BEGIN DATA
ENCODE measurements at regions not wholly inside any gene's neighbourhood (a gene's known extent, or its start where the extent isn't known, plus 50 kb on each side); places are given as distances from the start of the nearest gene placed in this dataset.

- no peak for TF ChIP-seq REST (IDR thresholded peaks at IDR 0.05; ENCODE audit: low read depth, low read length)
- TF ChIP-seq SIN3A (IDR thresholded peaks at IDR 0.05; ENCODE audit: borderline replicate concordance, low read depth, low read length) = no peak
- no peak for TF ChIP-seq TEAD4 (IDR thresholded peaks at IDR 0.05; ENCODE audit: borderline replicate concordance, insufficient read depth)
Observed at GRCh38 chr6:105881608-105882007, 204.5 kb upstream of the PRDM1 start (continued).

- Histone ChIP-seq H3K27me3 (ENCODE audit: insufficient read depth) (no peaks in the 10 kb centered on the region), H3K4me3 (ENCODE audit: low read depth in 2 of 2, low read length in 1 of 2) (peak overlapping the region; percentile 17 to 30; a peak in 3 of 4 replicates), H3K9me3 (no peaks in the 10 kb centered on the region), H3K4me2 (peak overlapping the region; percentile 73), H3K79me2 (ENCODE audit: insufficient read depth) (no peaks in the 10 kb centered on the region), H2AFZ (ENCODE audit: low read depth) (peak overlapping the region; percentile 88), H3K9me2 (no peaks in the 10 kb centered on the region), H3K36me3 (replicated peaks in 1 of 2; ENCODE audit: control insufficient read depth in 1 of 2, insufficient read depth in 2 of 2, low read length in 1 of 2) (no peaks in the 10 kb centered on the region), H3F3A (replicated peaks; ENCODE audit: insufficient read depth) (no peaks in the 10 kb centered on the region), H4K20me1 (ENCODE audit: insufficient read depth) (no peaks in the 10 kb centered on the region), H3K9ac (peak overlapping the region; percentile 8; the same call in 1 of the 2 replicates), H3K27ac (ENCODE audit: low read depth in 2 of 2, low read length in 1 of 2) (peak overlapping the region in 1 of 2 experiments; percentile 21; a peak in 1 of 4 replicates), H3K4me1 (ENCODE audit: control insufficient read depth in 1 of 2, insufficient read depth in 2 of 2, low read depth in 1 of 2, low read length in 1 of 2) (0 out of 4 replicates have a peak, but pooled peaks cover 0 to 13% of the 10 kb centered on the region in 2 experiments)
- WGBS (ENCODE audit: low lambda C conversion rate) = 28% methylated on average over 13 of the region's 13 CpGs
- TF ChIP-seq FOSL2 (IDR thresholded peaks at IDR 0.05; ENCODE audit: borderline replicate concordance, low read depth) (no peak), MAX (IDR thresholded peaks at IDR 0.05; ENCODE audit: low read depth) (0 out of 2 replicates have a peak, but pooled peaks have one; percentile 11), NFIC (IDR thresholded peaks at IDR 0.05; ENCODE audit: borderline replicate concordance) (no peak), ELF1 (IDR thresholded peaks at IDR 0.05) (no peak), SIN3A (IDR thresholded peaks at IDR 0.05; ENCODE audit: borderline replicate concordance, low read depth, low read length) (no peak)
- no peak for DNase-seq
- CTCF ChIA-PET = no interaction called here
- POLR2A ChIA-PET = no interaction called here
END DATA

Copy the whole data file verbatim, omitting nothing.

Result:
ENCODE measurements at regions not wholly inside any gene's neighbourhood (a gene's known extent, or its start where the extent isn't known, plus 50 kb on each side); places are given as distances from the start of the nearest gene placed in this dataset.

- no peak for TF ChIP-seq REST (IDR thresholded peaks at IDR 0.05; ENCODE audit: low read depth, low read length)
- TF ChIP-seq SIN3A (IDR thresholded peaks at IDR 0.05; ENCODE audit: borderline replicate concordance, low read depth, low read length) = no peak
- no peak for TF ChIP-seq TEAD4 (IDR thresholded peaks at IDR 0.05; ENCODE audit: borderline replicate concordance, insufficient read depth)
Observed at GRCh38 chr6:105881608-105882007, 204.5 kb upstream of the PRDM1 start (continued).

- Histone ChIP-seq H3K27me3 (ENCODE audit: insufficient read depth) (no peaks in the 10 kb centered on the region), H3K4me3 (ENCODE audit: low read depth in 2 of 2, low read length in 1 of 2) (peak overlapping the region; percentile 17 to 30; a peak in 3 of 4 replicates), H3K9me3 (no peaks in the 10 kb centered on the region), H3K4me2 (peak overlapping the region; percentile 73), H3K79me2 (ENCODE audit: insufficient read depth) (no peaks in the 10 kb centered on the region), H2AFZ (ENCODE audit: low read depth) (peak overlapping the region; percentile 88), H3K9me2 (no peaks in the 10 kb centered on the region), H3K36me3 (replicated peaks in 1 of 2; ENCODE audit: control insufficient read depth in 1 of 2, insufficient read depth in 2 of 2, low read length in 1 of 2) (no peaks in the 10 kb centered on the region), H3F3A (replicated peaks; ENCODE audit: insufficient read depth) (no peaks in the 10 kb centered on the region), H4K20me1 (ENCODE audit: insufficient read depth) (no peaks in the 10 kb centered on the region), H3K9ac (peak overlapping the region; percentile 8; the same call in 1 of the 2 replicates), H3K27ac (ENCODE audit: low read depth in 2 of 2, low read length in 1 of 2) (peak overlapping the region in 1 of 2 experiments; percentile 21; a peak in 1 of 4 replicates), H3K4me1 (ENCODE audit: control insufficient read depth in 1 of 2, insufficient read depth in 2 of 2, low read depth in 1 of 2, low read length in 1 of 2) (0 out of 4 replicates have a peak, but pooled peaks cover 0 to 13% of the 10 kb centered on the region in 2 experiments)
- WGBS (ENCODE audit: low lambda C conversion rate) = 28% methylated on average over 13 of the region's 13 CpGs
- TF ChIP-seq FOSL2 (IDR thresholded peaks at IDR 0.05; ENCODE audit: borderline replicate concordance, low read depth) (no peak), MAX (IDR thresholded peaks at IDR 0.05; ENCODE audit: low read depth) (0 out of 2 replicates have a peak, but pooled peaks have one; percentile 11), NFIC (IDR thresholded peaks at IDR 0.05; ENCODE audit: borderline replicate concordance) (no peak), ELF1 (IDR thresholded peaks at IDR 0.05) (no peak), SIN3A (IDR thresholded peaks at IDR 0.05; ENCODE audit: borderline replicate concordance, low read depth, low read length) (no peak)
- no peak for DNase-seq
- CTCF ChIA-PET = no interaction called here
- POLR2A ChIA-PET = no interaction called here